— There could be more places to backpack, ski or snowshoe. The budget committee authorized the state's stewardship program to borrow $9 million per year for land acquisition. That's down dramatically from $19.3 million next year and $22.2 million in each of the following fiscal years through 2020, however.
— It would cut 17.5 researcher positions from the Department of Natural Resources' Sciences Services Bureau, which has worked on issues such as pollution and mining. The bureau would have 12.85 researcher positions left.
— Republicans eliminated Walker's plan to provide $55 million in Wisconsin Economic Development Corp. grants to regional groups for loans to businesses after a series of audits found WEDC has failed to track past-due loans, failed to follow state contract law and hasn't demanded proof from grant and loan recipients that they've created jobs.
— Prison towers would stand empty during the night, as 60 third-shift tower guard positions across 10 prisons would be eliminated, saving nearly $6 million. Those employees would be moved into other vacancies.
— Would loosen the industry to allow payday lenders to offer financial advice and sell insurance, annuities and other related products. Those who oppose the late-added provision say it would make it easier for predatory lenders to exploit the needy.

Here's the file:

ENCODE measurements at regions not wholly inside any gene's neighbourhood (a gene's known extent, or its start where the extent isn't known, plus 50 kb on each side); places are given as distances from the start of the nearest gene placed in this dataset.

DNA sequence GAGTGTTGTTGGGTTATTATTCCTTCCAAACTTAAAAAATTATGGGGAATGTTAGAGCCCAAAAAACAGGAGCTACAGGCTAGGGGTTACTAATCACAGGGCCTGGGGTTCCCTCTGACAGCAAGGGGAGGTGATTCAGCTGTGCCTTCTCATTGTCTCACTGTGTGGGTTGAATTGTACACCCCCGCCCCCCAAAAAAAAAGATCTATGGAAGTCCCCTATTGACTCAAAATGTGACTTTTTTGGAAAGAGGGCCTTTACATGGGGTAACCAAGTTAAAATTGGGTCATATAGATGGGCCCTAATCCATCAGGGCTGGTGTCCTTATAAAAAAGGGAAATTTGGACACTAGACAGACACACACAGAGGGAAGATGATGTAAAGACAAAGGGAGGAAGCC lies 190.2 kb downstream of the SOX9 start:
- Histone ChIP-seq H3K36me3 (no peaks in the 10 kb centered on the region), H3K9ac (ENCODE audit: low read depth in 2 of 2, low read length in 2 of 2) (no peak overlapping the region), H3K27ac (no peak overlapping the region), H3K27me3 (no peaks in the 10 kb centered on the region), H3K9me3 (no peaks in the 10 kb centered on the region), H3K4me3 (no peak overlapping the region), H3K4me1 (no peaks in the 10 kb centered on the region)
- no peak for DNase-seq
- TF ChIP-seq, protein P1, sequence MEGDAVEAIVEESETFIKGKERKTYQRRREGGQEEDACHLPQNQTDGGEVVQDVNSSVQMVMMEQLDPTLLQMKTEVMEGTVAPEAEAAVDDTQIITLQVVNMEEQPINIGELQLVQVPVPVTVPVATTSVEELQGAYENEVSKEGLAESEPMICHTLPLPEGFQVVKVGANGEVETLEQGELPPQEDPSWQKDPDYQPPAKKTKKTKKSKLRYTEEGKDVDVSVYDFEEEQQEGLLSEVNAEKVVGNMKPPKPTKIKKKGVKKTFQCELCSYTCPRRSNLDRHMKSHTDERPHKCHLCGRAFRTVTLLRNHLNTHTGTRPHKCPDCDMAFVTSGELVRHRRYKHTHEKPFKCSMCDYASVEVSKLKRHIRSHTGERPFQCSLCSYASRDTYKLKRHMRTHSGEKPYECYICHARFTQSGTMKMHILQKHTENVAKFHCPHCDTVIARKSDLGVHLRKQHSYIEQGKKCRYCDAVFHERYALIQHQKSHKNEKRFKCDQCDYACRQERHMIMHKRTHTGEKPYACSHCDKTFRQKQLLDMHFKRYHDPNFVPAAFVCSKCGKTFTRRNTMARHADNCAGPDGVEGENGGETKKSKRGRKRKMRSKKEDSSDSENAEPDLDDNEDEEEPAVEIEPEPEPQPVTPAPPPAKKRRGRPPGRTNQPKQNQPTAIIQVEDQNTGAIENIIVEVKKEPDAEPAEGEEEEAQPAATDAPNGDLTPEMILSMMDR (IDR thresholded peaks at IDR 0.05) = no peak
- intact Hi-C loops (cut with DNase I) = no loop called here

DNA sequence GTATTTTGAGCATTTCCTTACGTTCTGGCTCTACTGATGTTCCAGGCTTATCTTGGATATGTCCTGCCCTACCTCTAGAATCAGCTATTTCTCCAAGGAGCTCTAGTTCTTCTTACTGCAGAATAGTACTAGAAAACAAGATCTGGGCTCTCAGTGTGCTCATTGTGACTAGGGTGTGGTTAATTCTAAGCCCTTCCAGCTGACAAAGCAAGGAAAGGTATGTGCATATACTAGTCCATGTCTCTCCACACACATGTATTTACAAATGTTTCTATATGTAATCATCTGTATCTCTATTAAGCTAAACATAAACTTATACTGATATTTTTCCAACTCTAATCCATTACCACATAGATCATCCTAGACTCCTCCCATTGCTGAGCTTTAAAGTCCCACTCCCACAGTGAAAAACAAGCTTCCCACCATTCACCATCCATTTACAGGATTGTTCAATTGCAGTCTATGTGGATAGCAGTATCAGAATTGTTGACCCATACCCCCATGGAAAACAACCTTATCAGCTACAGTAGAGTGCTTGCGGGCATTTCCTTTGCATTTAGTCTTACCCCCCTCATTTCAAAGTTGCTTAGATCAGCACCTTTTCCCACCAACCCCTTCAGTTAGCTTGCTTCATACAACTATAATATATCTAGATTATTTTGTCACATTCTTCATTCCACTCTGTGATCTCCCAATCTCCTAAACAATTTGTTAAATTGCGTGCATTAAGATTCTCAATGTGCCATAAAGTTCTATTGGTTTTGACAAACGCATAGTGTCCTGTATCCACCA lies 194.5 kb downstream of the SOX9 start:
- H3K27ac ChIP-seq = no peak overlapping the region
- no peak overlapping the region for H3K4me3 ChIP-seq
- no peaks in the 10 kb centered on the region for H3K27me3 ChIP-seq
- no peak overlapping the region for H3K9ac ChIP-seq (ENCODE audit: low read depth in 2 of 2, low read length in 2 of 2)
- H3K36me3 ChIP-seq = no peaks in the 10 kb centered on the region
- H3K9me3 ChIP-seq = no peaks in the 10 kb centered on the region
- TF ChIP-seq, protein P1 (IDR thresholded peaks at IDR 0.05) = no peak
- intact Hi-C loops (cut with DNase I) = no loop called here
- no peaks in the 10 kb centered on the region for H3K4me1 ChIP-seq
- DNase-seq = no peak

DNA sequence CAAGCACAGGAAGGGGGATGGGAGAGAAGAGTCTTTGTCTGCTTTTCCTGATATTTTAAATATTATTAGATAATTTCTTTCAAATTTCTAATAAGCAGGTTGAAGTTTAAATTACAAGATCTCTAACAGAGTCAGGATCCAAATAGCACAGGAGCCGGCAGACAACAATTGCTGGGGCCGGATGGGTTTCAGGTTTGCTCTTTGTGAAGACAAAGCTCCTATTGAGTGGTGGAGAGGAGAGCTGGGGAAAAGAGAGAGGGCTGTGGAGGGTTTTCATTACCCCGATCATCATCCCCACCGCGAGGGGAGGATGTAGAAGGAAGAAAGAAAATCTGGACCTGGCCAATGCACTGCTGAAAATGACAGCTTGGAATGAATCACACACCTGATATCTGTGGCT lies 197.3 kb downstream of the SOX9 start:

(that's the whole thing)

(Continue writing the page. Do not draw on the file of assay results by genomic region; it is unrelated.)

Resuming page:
— Counties couldn't force companies that are building oil pipelines to purchase additional insurance, a provision that would Canada-based Enbridge Energy finish work on an expansion that has been held up for months in Dane County.
SEVEN-DAY WORK WEEK
—Factory and retail employees would be allowed to volunteer to work seven straight days, a change from current state law that says those workers must get at least 24 consecutive hours of rest for every seven-day stretch.
READ IT: Highlights of two-year spending plan as released by Governor Scott Walker's Office.
CLICK HERE for more on the biennial budget, including Governor Walker's Veto Message.
READ IT: Governor Walker's op-ed highlighting accomplishments and reforms in 2015-2017 budget.